I found out about The Radio Academy – it must be maybe 10 years ago? At the time, The Radio Academy ran a three day festival every year – which is now a one day festival. It was a much bigger affair [10 years ago] and half a day of it was dedicated to engineering and technology called TechCon (which ultimately has evolved and left The Radio Academy and is now Radio TechCon). The chair of the TechCon committee approached me through the BBC Academy to join, mainly because there were no women on the TechCon committee because [engineering and technology] is such a male dominated world. They wanted to get some different people and perspectives involved.

Fast forward quite a few years, 2018 I was elected to [The Radio Academy] board of trustees. which was really interesting and that’s when I really got involved. The reason that I put myself up for election was because I felt that the Radio Academy, it’s such an important resource to have and I wanted to help shape that and make sure that it was actually supporting all people in the audio industry.

I hadn’t necessarily always felt represented, there weren’t very many people who looked like me. There weren’t very many people with my background. That’s why I wanted to join the board of Trustees. This is our industry charity, so therefore I want to volunteer my time and help to shape that.

Then last year I saw this job [as Managing Director] and I just thought “actually, I can do something really meaningful here”. And it’s a very, very different position being the MD compared to those various experiences I’ve had volunteering my time.

FT: We have people coming in to audio from lots of different places now, and The Radio Academy seems mostly broadcast related – is that accurate?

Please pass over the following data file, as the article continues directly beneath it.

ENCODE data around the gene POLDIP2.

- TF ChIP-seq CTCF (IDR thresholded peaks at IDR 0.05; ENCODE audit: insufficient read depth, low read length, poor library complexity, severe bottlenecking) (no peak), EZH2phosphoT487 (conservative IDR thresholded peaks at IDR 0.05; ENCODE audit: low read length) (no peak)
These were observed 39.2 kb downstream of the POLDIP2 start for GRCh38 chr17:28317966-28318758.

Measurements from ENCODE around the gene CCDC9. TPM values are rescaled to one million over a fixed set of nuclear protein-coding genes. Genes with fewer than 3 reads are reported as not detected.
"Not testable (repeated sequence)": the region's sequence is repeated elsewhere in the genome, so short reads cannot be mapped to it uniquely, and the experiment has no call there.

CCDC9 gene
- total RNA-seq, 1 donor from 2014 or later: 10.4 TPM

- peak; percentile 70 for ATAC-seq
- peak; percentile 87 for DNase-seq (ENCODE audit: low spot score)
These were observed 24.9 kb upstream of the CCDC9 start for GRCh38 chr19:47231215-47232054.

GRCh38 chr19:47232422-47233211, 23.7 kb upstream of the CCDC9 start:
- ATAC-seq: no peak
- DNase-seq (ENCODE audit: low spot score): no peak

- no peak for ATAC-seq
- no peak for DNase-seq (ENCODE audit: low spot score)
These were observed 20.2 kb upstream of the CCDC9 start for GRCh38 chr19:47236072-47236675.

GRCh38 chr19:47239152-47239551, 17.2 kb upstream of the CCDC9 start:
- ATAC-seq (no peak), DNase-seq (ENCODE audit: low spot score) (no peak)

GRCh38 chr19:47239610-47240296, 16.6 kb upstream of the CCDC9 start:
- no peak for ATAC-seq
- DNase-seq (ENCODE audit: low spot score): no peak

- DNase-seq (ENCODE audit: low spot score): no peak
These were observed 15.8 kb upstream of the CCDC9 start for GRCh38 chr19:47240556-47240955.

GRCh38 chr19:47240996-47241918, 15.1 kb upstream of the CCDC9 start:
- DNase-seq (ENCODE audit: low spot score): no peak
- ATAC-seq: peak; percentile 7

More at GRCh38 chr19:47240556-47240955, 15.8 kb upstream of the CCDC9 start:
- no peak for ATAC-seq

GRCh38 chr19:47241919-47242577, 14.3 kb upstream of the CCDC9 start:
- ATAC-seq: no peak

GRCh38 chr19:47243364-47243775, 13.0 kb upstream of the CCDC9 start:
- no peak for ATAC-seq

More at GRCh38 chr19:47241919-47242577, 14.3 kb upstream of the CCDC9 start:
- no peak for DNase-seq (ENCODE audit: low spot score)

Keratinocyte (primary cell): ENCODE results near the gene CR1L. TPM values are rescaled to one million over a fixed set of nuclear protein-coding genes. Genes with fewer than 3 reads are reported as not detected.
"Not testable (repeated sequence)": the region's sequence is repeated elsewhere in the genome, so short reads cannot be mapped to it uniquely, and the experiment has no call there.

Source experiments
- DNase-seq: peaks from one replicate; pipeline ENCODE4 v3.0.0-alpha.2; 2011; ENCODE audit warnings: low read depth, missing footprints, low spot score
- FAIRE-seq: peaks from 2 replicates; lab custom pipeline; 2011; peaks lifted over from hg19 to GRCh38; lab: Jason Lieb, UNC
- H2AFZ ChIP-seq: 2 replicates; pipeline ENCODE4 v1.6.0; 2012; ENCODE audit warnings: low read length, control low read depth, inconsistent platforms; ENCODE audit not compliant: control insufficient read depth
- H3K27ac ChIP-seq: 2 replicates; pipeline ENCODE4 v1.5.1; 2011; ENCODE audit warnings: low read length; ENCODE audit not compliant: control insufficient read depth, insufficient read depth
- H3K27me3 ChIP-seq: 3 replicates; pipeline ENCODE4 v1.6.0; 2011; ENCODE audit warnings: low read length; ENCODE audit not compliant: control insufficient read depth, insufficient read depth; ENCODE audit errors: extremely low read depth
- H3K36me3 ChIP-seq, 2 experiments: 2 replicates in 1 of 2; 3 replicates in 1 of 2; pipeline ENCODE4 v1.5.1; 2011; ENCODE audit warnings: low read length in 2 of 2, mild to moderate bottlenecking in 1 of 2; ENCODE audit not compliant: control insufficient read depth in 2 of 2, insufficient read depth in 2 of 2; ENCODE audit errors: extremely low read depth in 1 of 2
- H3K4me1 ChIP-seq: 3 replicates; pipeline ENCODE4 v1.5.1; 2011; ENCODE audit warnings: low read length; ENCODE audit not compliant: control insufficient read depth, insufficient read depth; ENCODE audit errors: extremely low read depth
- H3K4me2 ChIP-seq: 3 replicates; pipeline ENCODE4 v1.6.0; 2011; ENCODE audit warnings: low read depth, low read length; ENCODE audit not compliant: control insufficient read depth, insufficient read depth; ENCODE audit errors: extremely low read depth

ATL: The Radio Academy is forty-one years old, so obviously there was only radio then but we are very much for the full audio community.

I really hope that more people, especially those starting out in podcasting, do come and look at all of the resources available through our website and through our events. It is our industry’s charity and it’s a really important way to come and be able to connect with other people and see what opportunities there might be for you.

It’s important to me to bring together our whole audio community, and not keep divides between radio and podcasting. You can have a much more exciting and fulfilling career knowing that you can move around audio – you can produce both radio or podcasts.

FT: Is there something that you are very proud of that you’ve done in the first nine months being in the role?

ATL: In terms of active change – representation, accessibility, feeling safe, included and valued, those are just so ingrained in me and my values and The Radio Academy and what I believe we need as an industry. Certainly I think that’s coming through.

I’m really proud of how much we reach out and are trying to be really transparent and open, including where we’re not necessarily getting things right. I’m only human, I’m learning and I think we’re putting a real human face to The Radio Academy and to the industry.

And hopefully to reach out across the whole country as well and whatever level you are at in the industry and whichever bit of it – to reach out to you and say, “we are here for you, what do you need?”

I put myself forward as well. It makes me vulnerable, but I think it’s important and the position that I am in, I want to be visible. I want people to see me and to see the first woman of colour at the helm of The Radio Academy. I couldn’t have imagined seeing that ten, twenty years ago. I didn’t see it when I was starting out in the industry.

I have a brilliant team, so trying to shine a light on what they’re bringing, as well as trying to highlight our members and different people’s stories and perspectives.

If you say what is the one thing? Just being more present and available and open. Hopefully. It’s a work in progress.

FT: You mentioned reaching out across the country – The Radio Academy has regional branches, and I think there’s also regional events as well?

ATL: Yeah, that’s really, really important to me. I grew up in Manchester and it’s a big city, so I’m lucky. But even still, when it came to getting a job and working in media, you had to up and go to London. That’s all that was available. If we want to be inclusive and open and accessible, it’s about going to where those people who don’t feel included are, and showing through actions.